Keywords: pragmatische Kompetenz, Discourse Completion Test (DCT), explizite Anweisung, Rollenspiele, Sprechakte

Pagination: 95-107



Author(s): Oleksandr Rudkivskyy

Abstract: The article is devoted to the problem of comparative analysis of vowel and consonant realization in contemporary German, English, Dutch, Ukrainian, Russian and Polish. This study also discusses the difference between comparative and contrastive methods, the procedure of the phonetic experiment, the tasks and hypotheses for comparative auditory and instrumental analysis of distinctive features of vowels and consonants of Germanic and Slavic languages. The organization of sampling and requirements for statistical data processing is described in the practical part of this study. In general, the realizations of 2313 German, English, Dutch, Ukrainian, Russian and Polish vowel and consonant phonemes are described separately in strong and weak positions. It is approved that Germanic consonants possess correlation of opposition both “density/ weakness” and “voiceless/ voiced”, while Slavic consonants are opposed only as “voiceless/ voiced”. The compulsory opposition “voiceless/ voiced” constitute stop consonants is observed in all studied languages although resonant, approximant, glottal and pharyngeal phonemes do not show it. The required devoicing of voiced consonants at the end of the word is characteristic only for German, Dutch and Russian consonants. Ukrainian and Polish consonants are marked with an optionality of this phonetic phenomenon, but in English it does not exist. The position of neutralization of the distinguishing feature “vocal cords activity” is the word end for German, Dutch, Russian and Polish consonants. A partial progressive assimilation of voiceless consonants is typical for German, English, Dutch, Russian, Polish, but in Ukrainian and Russian it is absent. The regressive assimilation of voiceless consonants is mandatory for Russian and Polish. For Ukrainian it is optional and positionally predetermined, and in Germanic languages it is not observed. A partial lenization of voiceless consonants in front of voiced consonants is peculiar to German, Russian and Polish. The most common change phenomenon is on the juncture of morphemes and phonetic words. In addition, the modification of Slavic consonants is often motivated by different morphological factors.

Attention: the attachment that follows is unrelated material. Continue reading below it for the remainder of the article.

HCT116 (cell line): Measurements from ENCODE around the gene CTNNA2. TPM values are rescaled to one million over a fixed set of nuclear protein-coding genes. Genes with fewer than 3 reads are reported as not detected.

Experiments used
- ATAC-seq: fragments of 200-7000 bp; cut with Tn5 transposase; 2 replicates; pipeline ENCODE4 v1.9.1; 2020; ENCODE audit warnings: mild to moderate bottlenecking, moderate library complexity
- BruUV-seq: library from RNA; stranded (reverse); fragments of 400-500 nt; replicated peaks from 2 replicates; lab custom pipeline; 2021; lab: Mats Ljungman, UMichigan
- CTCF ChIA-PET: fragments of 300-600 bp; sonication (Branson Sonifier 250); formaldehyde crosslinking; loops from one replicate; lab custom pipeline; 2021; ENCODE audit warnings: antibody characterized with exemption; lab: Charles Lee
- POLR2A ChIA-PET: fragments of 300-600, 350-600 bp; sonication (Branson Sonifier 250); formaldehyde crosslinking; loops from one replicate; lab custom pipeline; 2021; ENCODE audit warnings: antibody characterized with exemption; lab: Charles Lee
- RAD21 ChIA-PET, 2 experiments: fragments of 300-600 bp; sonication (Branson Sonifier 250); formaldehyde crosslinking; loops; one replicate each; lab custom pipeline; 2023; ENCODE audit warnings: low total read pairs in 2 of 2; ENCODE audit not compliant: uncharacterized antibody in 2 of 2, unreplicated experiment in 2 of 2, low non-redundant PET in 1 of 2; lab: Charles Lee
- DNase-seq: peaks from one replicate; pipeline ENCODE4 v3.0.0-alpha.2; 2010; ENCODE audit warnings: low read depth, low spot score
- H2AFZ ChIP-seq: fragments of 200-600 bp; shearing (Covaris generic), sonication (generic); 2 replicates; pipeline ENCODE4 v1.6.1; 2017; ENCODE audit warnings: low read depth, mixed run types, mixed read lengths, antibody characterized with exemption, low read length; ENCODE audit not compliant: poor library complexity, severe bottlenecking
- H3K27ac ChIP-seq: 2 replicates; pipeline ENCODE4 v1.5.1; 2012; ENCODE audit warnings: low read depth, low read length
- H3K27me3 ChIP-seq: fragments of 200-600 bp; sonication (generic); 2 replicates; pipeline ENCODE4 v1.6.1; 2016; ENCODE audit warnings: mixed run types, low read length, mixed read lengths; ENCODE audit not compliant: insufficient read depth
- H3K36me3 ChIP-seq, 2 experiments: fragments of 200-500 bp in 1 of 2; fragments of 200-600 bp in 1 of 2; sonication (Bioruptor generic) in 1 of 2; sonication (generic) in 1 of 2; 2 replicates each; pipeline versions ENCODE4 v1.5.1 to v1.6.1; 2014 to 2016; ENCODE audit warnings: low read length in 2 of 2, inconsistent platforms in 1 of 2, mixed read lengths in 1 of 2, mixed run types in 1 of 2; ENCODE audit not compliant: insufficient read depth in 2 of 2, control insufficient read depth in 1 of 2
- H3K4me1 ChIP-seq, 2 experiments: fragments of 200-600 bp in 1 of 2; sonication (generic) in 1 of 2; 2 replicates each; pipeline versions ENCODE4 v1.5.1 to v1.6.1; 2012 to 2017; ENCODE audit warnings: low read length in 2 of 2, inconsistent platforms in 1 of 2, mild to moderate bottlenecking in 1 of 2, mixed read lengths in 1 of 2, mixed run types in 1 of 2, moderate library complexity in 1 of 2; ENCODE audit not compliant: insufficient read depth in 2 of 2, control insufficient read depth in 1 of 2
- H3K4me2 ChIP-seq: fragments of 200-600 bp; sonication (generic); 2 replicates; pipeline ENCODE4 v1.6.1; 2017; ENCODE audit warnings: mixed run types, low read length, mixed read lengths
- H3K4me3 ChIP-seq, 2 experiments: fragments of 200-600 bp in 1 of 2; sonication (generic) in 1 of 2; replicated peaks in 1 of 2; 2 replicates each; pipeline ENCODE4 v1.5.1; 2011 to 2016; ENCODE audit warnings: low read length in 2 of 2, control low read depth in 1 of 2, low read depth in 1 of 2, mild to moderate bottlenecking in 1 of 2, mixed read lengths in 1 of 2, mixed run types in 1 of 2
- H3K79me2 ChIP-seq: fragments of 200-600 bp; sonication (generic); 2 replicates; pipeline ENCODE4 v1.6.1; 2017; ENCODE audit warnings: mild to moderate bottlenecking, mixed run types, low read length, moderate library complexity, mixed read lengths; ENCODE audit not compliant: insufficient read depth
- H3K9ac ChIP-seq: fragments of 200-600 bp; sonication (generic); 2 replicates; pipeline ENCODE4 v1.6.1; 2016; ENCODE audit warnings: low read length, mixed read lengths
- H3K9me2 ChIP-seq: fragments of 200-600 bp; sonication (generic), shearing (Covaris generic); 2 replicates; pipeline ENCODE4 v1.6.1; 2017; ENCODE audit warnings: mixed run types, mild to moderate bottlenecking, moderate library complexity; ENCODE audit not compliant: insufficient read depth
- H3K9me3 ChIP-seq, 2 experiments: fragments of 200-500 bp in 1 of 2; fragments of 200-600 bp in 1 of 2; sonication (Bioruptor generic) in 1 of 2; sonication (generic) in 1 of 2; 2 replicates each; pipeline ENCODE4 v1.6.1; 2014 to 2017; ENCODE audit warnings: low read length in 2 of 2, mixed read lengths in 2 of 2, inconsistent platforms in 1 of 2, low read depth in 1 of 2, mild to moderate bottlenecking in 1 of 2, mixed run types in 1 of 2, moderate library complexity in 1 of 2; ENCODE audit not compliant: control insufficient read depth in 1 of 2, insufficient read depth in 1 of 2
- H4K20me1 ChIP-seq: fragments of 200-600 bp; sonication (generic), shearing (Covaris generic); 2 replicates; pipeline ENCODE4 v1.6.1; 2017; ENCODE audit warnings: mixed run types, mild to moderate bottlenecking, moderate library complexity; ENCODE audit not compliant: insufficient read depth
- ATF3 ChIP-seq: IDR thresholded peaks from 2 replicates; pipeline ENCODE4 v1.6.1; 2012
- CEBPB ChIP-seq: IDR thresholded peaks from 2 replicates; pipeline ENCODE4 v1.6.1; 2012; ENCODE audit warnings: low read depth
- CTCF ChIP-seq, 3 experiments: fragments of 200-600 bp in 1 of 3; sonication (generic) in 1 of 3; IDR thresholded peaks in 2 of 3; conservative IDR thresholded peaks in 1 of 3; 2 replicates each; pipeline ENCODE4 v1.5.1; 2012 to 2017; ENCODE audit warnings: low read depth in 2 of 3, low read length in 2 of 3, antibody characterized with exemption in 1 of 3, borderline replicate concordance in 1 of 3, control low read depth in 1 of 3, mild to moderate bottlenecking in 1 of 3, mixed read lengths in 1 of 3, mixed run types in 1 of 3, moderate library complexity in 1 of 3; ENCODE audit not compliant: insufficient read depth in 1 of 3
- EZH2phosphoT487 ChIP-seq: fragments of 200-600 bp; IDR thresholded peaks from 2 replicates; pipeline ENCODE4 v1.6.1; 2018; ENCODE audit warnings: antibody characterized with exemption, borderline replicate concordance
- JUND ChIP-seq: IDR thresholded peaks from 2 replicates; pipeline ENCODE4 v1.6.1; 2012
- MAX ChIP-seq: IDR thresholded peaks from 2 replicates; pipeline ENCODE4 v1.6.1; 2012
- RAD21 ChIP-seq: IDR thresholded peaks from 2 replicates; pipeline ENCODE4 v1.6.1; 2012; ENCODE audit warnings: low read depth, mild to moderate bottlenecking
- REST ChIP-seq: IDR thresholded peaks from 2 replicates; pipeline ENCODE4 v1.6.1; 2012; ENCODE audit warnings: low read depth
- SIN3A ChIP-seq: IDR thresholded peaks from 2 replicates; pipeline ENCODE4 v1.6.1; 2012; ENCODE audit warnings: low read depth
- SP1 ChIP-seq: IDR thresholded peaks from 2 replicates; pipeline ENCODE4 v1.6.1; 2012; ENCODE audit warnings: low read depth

Keywords: distinctive feature, allophone, auditory and instrumental analysis, significance test, modification

Pagination: 109-124



Author(s): Ioana Claudia Horea, Cristian Dorin Horea

Pagination: 125-128